The Mustinka River

I spent the weekend at a family gathering. It was near the town where my mother grew up and I got a chance to visit the old family farm. I waded in the river that my mother played in as a child, and decided that this would be a good time to share a short memoir piece that I wrote about her childhood. This piece was written way back in 2012 for  a Memoir and Creative Nonfiction class.

Soda Pop in Glass Bottles

My mother grew up on a farm and, like most of us, she has stories to tell. I ask her to tell me what it was like on the farm and get small bits of disjointed narrative. There was the river that ran through the property, although upon description, the river sounds more like a creek, not being very deep or wide. But it was a river, the Mustinka River; I looked it up. The river starts near the city of Fergus Falls, and flows for 68 miles through the counties of Otter Tail, Grant and Traverse in western Minnesota. This was where my mother, her five brothers, and her two sisters played on hot summer days. It seems odd to think of my mother playing in the water as a child, when she never did learn to swim.

I remember my uncle telling me about ice-skating on the farm. I thought it must have been on the frozen river, but when I ask about it, my mother says they never skated on the river. “One winter” she says, “so much snow fell, that we skated right there on the hard-packed snow.”

“Did it rain, and form an ice sheet?” I ask.

“I don’t know about rain,” she replies. “But we skated on the snow.”

There’s a picture of my mother on her fifth birthday. With no flash-bulbs for the camera, they took the cake outside for her to pose with. Of course, being December, it was cold outside, and her little fists are balled up tight to keep warm. There was snow on the ground, and bare trees in the background; and what looks like an angel food cake sitting on a glass plate on a small table. Of course, standing in the snow in what was probably her best dress doesn’t keep her from having a huge smile on her face.

Then there’s the picture of my mom on a pig. That’s right; she’s on a pig, riding it like a tiny horse. She would ride real horses later when she visited her friend at a nearby farm. She says her friend was poorer than she was, but having horses seems like a luxury to me. While I was growing up, I never knew my mother rode horses. It’s one of those strange things that I didn’t find out about until after I was an adult. “You rode horses, really?” I ask her, after hearing the story for the first time. It seems like something I should have found out while I was growing up. It amazes me that there are still things I do not know about my mother.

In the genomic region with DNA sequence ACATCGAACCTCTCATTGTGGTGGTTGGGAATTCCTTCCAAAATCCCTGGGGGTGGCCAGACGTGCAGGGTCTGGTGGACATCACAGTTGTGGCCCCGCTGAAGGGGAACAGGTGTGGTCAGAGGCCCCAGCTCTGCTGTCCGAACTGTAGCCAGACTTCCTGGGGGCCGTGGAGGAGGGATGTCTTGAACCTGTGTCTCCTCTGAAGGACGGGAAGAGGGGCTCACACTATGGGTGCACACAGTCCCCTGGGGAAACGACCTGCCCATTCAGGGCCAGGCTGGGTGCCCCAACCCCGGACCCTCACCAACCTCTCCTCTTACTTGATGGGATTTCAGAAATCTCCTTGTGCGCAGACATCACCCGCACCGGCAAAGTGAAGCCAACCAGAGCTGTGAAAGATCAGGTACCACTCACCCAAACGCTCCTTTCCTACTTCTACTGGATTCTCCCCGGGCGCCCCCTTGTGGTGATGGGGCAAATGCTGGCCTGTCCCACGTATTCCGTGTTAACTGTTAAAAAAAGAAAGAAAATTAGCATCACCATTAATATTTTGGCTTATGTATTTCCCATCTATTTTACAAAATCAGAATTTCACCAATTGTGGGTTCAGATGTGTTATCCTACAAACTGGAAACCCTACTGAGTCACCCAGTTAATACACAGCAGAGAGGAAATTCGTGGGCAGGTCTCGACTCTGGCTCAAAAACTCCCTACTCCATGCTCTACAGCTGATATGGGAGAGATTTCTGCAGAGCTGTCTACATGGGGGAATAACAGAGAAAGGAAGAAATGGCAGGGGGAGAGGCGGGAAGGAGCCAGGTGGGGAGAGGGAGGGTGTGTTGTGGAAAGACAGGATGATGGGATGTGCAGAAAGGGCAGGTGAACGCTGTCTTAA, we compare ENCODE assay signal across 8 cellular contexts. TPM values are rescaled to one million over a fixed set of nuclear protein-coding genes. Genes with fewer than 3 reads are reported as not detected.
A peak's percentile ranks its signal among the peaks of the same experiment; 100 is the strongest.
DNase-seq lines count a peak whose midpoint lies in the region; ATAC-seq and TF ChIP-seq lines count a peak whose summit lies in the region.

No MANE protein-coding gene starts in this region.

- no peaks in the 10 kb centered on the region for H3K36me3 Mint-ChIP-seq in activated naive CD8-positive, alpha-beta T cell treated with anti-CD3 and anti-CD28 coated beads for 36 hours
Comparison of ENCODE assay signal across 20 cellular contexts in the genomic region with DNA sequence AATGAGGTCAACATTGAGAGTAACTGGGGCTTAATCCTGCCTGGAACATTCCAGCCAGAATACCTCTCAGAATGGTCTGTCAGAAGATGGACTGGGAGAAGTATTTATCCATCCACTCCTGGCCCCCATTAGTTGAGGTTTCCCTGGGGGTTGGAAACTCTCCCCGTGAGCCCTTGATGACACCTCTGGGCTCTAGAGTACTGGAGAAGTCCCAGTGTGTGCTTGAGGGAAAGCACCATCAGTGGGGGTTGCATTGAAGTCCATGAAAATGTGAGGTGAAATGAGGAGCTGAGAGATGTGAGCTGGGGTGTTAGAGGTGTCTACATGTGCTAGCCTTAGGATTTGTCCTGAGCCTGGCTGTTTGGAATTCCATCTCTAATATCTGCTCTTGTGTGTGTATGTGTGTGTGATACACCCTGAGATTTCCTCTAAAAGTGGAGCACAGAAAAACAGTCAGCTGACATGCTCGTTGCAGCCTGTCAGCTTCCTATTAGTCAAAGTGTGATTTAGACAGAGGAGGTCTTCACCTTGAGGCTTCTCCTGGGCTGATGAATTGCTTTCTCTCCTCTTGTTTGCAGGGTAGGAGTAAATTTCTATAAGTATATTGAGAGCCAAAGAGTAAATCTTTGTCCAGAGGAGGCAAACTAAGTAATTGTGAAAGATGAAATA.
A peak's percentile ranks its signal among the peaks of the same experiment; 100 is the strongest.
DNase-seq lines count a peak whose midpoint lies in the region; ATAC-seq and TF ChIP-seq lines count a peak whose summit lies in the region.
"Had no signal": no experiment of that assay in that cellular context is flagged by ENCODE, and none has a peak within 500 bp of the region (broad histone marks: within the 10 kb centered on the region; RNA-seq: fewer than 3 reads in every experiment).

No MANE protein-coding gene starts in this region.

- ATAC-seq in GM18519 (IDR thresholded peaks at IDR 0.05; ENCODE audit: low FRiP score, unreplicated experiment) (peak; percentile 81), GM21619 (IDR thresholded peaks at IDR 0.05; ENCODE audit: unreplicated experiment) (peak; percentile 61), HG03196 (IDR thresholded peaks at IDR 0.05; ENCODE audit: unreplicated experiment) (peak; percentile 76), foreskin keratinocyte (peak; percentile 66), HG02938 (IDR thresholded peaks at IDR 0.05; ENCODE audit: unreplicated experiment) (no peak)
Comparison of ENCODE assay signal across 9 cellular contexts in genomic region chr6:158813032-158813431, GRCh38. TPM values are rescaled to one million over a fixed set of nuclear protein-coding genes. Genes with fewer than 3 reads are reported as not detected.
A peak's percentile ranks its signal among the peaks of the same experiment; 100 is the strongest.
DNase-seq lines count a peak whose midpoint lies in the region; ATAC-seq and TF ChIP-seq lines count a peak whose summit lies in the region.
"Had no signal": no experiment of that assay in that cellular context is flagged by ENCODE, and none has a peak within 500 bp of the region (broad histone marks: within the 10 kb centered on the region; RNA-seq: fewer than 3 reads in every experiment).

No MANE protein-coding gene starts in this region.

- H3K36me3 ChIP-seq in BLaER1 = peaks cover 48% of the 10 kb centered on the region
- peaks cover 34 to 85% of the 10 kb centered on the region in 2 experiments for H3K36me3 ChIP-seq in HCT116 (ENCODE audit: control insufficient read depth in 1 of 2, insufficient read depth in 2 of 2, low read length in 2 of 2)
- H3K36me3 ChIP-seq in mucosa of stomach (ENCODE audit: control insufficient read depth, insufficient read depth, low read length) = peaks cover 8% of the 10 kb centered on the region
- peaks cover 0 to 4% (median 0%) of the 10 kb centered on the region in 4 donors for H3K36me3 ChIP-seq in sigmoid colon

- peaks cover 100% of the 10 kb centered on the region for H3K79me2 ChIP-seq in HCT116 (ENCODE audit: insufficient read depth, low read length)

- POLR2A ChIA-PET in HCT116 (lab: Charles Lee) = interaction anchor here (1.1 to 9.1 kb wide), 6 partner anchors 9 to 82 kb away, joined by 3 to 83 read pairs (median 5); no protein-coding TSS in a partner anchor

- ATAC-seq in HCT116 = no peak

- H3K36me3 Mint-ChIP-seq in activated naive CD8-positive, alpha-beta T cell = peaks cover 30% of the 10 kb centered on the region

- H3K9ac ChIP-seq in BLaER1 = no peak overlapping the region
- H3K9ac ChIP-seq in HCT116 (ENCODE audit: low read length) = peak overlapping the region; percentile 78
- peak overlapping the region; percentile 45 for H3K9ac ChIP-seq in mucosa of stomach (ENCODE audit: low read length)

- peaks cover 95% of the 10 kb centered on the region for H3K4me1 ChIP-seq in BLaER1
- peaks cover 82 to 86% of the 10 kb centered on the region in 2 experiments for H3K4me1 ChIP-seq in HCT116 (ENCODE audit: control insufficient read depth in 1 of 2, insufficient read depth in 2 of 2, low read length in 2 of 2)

The story that I remember most from my mother is that of a school party. It was a special occasion and my mother had been given money by her mother to buy two bottles of soda, one for her, and one for her younger brother Robert. When I was growing up, soda was a treat that we didn’t have every day, but for my mother, it might be the only bottle she got all year. Unfortunately, after she bought the sodas, one fell and broke. Being the younger brother of older sisters myself, I thought for sure that Robert was going to be the one to lose out that day. It was only after the story unfolded that I found out that my mother went without her soda. I like to imagine that Robert was blissfully unaware of the small sacrifice my mother made that summer day.

I ask my mother if she has any other good stories about her and Robert, but there’s nothing that seems to compare. “I wasn’t always nice to him,” she says. “Sometimes I was downright mean.”

“Is that why they took Robert to Montana?” I ask. I had heard the story of my mother being left behind to take care of her younger brothers and sisters for a week while Robert got to go with my grandparents to visit my great-aunt Verna.

“Yeah, we didn’t always get along so well,” she says. “And my parents thought it would be easier for me without him there. But it was good for him to go. It was a good way for him to spend some one-on-one time with my parents. It’s difficult to find time for everyone when there are eight kids in the family.”

There are other stories about her being the bossy older sister, first fighting with her siblings, and later trying to keep the peace among them. And there are stories about going to town to see free movies, driving through blizzards to visit relatives, the sink that they let drip through the winter so the pipes would not freeze.

But when I think about my mother as a child, I always think about broken glass at a country store, riding horses at a friend’s farm, standing in the snow with a birthday cake, and playing in the Mustinka River—on hot summer days.

The Mustinka River on the old family farm.

River rocks from the Mustinka River.

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